In its purest form TV pilot pitch addresses two questions: “Why should we put this show on the air?” and “How will this show stay on the air?” *
Start, as always, with your hook. Be it the high-concept pitch sentence, a vivid description of the opening shot – PUNCH. No longer than a short paragraph. This opening needs to either elicit a strong emotional response or intrigue. They are two separate things, by the way. Manage both, and you’ve just banged it off the left field wall, nicely done. Thinking back on pilots I’ve conned people into buying:
-- “I married the youngest of five sisters, they all live in the same city, and I’m the only guy in the family.”
-- A description of the cold-open of Global Frequency, through “You are on the Global Frequency. And you have forty-five minutes to save the world.”
-- “Africa … is out of monkeys.”
-- “There is no reason on earth why a man can’t live a perfectly happy life in a mega-mall, and never leave.” (that’s with Rich Jeni, proper credit to him)
Now, the follow-up – what the show’s about. In Global Frequency it’s the explanation of what the GF is, and how cool it is. For the first pilot I sold, it was a chunk of stand-up repurposed as illustrations of why the original pitch line “I married the youngest of five sisters … etc.” would – in theory at least – lead to many amusing scenes and conundrums
You need to rifle through the characters here – you have two choices. Run through a stripped-down version of the pilot plot, stopping to hit a couple sentences on each character as they’re introduced. Attitudes, point-of-view. Again, real quick, showing how each character contributes a unique voice to the show. This is the run-and-gun version of all the work you did in figuring out your story engines. If you’re pitching a comedy, you’re much more likely to pitch out the characters and their viewpoints, illustrated with little dialogue snippets or situations to show how each is uniquely funny. The pilot plot (I think, anyway) a bit secondary except where it creates the conditions the characters will live in for the rest of the show.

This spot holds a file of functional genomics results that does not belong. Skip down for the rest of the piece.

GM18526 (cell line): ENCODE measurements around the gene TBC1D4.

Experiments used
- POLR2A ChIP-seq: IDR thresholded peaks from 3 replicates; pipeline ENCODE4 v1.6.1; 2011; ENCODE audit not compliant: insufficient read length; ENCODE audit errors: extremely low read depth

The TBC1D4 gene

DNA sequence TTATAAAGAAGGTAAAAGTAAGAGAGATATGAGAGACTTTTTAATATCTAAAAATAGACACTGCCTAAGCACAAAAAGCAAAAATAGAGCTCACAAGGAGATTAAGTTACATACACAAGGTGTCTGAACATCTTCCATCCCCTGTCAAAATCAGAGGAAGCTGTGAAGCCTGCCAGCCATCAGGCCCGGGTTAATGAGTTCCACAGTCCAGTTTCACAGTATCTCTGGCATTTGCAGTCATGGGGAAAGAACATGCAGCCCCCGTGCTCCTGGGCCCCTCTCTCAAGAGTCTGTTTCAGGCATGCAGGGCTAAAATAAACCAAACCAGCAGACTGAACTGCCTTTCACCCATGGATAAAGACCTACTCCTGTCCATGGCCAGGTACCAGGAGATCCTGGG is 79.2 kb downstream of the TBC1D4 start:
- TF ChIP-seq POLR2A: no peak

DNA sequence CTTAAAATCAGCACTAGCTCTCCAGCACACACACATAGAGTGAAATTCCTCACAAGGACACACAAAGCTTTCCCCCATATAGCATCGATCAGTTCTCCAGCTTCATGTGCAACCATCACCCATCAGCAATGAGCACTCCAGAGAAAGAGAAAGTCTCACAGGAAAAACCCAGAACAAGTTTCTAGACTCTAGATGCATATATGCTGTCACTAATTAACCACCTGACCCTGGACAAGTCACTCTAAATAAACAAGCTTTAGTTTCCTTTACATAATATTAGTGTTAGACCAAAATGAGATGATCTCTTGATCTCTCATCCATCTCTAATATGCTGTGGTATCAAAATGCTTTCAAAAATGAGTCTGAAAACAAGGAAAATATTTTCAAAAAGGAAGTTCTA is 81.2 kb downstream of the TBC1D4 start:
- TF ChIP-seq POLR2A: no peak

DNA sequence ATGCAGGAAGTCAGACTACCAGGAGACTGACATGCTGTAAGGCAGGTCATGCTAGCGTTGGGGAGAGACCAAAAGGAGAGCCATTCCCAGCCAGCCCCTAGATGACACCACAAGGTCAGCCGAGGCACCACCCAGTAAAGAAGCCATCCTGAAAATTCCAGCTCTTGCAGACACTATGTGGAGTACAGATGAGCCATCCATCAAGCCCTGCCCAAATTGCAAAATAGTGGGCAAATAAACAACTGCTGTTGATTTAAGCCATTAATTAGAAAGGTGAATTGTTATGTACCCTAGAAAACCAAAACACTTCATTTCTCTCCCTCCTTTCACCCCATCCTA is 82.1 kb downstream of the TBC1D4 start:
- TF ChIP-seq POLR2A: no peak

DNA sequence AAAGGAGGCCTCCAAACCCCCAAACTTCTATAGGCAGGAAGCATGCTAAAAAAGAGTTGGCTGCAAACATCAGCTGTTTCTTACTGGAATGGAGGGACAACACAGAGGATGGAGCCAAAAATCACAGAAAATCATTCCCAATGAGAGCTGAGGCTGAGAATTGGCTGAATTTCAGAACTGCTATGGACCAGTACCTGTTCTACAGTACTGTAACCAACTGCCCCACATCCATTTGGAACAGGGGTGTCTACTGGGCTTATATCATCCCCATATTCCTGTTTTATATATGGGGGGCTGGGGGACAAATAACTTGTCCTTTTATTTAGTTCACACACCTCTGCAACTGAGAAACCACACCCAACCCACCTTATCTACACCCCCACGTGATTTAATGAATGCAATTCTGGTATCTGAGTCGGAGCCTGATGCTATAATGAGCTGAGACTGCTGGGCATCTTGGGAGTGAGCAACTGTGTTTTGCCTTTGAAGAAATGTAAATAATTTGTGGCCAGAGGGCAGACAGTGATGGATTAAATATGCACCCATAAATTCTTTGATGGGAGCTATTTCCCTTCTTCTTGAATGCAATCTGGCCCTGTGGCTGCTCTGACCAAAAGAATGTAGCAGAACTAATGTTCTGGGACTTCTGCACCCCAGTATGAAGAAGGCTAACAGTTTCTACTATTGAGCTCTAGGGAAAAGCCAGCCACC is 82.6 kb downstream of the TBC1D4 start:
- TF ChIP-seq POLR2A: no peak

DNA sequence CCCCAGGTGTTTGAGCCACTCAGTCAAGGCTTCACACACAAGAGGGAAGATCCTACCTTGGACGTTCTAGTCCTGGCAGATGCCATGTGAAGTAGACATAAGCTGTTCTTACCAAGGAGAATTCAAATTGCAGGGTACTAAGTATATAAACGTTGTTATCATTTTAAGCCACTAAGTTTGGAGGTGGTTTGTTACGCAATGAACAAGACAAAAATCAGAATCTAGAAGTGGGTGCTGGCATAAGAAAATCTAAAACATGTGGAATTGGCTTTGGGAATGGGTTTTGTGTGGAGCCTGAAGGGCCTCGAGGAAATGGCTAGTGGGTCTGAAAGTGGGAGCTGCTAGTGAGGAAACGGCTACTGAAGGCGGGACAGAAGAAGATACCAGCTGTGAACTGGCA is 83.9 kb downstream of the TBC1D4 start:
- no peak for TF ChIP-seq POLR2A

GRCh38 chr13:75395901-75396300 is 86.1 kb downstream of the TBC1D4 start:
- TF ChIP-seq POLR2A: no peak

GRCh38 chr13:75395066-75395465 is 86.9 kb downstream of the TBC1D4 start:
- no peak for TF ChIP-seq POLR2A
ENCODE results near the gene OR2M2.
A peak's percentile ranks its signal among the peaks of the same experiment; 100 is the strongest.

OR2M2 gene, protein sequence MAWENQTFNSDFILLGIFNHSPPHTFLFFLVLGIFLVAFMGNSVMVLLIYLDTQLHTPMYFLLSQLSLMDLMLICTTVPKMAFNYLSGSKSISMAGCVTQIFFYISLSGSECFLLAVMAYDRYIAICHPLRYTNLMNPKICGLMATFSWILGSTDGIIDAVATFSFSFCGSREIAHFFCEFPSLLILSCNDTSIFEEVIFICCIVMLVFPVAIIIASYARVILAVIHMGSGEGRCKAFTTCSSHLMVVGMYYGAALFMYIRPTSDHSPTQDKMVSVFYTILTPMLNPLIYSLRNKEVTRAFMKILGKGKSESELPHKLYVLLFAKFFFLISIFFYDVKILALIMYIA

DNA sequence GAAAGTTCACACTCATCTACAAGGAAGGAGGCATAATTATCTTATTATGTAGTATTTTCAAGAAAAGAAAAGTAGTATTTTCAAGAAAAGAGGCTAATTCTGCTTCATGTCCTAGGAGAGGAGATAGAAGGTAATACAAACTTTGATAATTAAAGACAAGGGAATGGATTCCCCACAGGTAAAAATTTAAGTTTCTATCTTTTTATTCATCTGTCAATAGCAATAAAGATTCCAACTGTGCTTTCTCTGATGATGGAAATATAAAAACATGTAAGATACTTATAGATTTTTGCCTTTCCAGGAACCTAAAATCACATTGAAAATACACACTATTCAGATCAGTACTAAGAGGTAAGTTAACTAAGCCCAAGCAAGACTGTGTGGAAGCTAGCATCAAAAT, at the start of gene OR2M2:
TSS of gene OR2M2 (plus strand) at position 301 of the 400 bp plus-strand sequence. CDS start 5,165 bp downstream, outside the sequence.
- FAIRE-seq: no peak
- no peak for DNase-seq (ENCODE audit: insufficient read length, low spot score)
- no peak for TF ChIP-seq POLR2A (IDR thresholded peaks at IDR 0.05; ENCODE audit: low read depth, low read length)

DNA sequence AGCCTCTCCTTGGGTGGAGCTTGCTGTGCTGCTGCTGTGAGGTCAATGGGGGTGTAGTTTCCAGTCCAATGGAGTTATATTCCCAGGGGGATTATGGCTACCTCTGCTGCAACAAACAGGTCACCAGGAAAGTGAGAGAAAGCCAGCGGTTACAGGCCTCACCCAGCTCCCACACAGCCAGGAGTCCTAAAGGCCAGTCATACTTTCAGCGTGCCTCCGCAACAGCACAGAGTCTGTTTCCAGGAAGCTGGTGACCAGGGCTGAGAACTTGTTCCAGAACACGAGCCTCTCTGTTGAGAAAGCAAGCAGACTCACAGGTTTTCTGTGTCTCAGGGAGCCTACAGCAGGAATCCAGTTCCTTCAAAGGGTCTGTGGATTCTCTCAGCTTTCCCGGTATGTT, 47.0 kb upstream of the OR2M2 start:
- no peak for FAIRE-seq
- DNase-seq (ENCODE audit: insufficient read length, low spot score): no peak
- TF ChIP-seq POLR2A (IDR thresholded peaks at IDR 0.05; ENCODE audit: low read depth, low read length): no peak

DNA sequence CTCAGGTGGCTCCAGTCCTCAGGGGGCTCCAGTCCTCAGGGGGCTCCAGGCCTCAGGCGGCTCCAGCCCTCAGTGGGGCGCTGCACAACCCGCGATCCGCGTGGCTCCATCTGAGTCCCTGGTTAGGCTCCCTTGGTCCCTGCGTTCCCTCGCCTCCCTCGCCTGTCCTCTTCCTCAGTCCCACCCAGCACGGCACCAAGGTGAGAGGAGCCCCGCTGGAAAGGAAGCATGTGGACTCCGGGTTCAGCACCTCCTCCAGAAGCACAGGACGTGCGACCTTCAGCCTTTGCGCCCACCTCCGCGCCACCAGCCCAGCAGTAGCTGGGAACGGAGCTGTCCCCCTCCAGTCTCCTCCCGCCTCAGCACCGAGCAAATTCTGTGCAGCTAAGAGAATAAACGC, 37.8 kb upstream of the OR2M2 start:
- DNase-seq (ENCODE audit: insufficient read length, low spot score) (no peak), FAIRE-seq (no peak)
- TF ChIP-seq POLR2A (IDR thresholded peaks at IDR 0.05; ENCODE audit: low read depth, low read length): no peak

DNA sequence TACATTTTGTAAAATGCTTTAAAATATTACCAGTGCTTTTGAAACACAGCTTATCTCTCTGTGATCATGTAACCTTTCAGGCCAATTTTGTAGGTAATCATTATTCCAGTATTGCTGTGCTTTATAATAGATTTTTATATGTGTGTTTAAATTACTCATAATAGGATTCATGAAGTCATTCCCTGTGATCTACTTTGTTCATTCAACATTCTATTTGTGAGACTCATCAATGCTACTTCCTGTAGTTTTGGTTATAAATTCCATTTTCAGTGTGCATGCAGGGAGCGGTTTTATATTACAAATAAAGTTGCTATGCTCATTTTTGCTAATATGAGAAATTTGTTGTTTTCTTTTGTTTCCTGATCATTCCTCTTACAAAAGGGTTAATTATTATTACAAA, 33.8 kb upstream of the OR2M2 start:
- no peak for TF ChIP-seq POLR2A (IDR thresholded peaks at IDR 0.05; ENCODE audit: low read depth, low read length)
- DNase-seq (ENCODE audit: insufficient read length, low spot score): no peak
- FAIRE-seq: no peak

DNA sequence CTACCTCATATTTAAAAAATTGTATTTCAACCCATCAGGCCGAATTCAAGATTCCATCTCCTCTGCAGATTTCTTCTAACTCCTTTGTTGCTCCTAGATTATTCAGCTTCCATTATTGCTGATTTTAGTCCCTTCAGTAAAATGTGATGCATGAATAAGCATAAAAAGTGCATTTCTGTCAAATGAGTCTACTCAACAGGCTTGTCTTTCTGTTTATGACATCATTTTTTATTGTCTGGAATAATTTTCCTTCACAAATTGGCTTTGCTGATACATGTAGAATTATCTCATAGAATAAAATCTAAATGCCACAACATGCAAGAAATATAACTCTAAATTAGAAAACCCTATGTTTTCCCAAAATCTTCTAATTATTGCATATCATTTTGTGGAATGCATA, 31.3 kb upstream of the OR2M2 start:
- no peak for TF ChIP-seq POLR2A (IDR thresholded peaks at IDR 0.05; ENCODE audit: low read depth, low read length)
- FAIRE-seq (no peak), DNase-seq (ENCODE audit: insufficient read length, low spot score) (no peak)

The pilot plot has a different job, you see. It is representative – the platonic ideal – of the conflicts the characters will engage in for the rest of the series. If you describe the setting vividly enough, and have great sample story ideas to toss out, then often you can get by without even a pilot plot in the pitch. You’ll develop it in feedback with the execs once the pilot script’s been commissioned. The pilot plot for CSI, for example, is meaningless. “It’s the secret world of the cool science used to solve murders.” Either you find that interesting, or not. (In the pilot script, the characters of CSI are much … spikier than in the show. George Eads is banging Marg Helgenberger. In a car wash. And Peterson's a cranky bookish Jew. Interesting, no?) The reason House is so great is that it both accelerates a tired formula: “Every week House figures out a new impossible disease (crime) and saves lives (catches the murderer)” and layers on “House is Sherlock Holmes. All the technology in the world isn’t as effective as his powers of observation.” (It is, in point of fact, a bit of the anti-CSI.) Add Hugh goddam Laurie and you’re gold.